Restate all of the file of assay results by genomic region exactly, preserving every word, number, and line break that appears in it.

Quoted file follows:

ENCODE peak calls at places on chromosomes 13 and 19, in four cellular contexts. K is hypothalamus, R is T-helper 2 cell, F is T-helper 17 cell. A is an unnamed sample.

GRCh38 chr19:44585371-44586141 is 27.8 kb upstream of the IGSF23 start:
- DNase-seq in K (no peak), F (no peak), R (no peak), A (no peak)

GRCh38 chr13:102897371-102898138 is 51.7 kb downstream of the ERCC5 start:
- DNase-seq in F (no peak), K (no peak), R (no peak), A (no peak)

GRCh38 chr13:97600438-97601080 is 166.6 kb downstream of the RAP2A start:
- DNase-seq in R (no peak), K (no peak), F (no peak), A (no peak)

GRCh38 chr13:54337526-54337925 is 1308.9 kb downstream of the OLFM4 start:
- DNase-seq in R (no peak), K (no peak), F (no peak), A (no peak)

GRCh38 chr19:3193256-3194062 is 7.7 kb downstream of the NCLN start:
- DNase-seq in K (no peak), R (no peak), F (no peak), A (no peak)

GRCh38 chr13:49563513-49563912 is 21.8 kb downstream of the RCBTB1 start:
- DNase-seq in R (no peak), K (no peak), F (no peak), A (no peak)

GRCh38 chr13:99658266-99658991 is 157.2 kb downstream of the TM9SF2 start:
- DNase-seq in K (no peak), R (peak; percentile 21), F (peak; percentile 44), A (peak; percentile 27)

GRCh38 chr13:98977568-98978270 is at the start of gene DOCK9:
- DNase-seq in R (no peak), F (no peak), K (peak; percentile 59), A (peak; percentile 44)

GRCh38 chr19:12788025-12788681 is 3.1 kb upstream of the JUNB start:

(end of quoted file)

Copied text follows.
ENCODE peak calls at places on chromosomes 13 and 19, in four cellular contexts. K is hypothalamus, R is T-helper 2 cell, F is T-helper 17 cell. A is an unnamed sample.

GRCh38 chr19:44585371-44586141 is 27.8 kb upstream of the IGSF23 start:
- DNase-seq in K (no peak), F (no peak), R (no peak), A (no peak)

GRCh38 chr13:102897371-102898138 is 51.7 kb downstream of the ERCC5 start:
- DNase-seq in F (no peak), K (no peak), R (no peak), A (no peak)

GRCh38 chr13:97600438-97601080 is 166.6 kb downstream of the RAP2A start:
- DNase-seq in R (no peak), K (no peak), F (no peak), A (no peak)

GRCh38 chr13:54337526-54337925 is 1308.9 kb downstream of the OLFM4 start:
- DNase-seq in R (no peak), K (no peak), F (no peak), A (no peak)

GRCh38 chr19:3193256-3194062 is 7.7 kb downstream of the NCLN start:
- DNase-seq in K (no peak), R (no peak), F (no peak), A (no peak)

GRCh38 chr13:49563513-49563912 is 21.8 kb downstream of the RCBTB1 start:
- DNase-seq in R (no peak), K (no peak), F (no peak), A (no peak)

GRCh38 chr13:99658266-99658991 is 157.2 kb downstream of the TM9SF2 start:
- DNase-seq in K (no peak), R (peak; percentile 21), F (peak; percentile 44), A (peak; percentile 27)

GRCh38 chr13:98977568-98978270 is at the start of gene DOCK9:
- DNase-seq in R (no peak), F (no peak), K (peak; percentile 59), A (peak; percentile 44)

GRCh38 chr19:12788025-12788681 is 3.1 kb upstream of the JUNB start: